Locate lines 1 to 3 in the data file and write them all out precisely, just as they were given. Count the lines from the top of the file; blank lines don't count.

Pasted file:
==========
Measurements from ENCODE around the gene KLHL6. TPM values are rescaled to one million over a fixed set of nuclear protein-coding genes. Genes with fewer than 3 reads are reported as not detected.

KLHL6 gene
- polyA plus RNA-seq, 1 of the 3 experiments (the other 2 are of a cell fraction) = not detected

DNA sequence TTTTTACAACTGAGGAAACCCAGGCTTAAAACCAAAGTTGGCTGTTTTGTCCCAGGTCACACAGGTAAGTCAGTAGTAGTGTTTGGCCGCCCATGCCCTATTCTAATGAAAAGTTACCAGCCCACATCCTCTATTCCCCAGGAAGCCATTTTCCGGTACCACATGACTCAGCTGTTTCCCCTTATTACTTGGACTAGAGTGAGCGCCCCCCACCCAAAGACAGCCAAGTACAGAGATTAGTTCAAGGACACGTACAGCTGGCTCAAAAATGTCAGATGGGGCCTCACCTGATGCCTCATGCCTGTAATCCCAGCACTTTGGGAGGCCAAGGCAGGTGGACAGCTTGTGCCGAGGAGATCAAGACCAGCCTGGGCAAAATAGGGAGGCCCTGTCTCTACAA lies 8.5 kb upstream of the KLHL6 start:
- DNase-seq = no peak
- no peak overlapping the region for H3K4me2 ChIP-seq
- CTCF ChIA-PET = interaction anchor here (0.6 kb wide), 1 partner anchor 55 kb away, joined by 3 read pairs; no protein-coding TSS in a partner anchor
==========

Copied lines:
Measurements from ENCODE around the gene KLHL6. TPM values are rescaled to one million over a fixed set of nuclear protein-coding genes. Genes with fewer than 3 reads are reported as not detected.

KLHL6 gene
- polyA plus RNA-seq, 1 of the 3 experiments (the other 2 are of a cell fraction) = not detected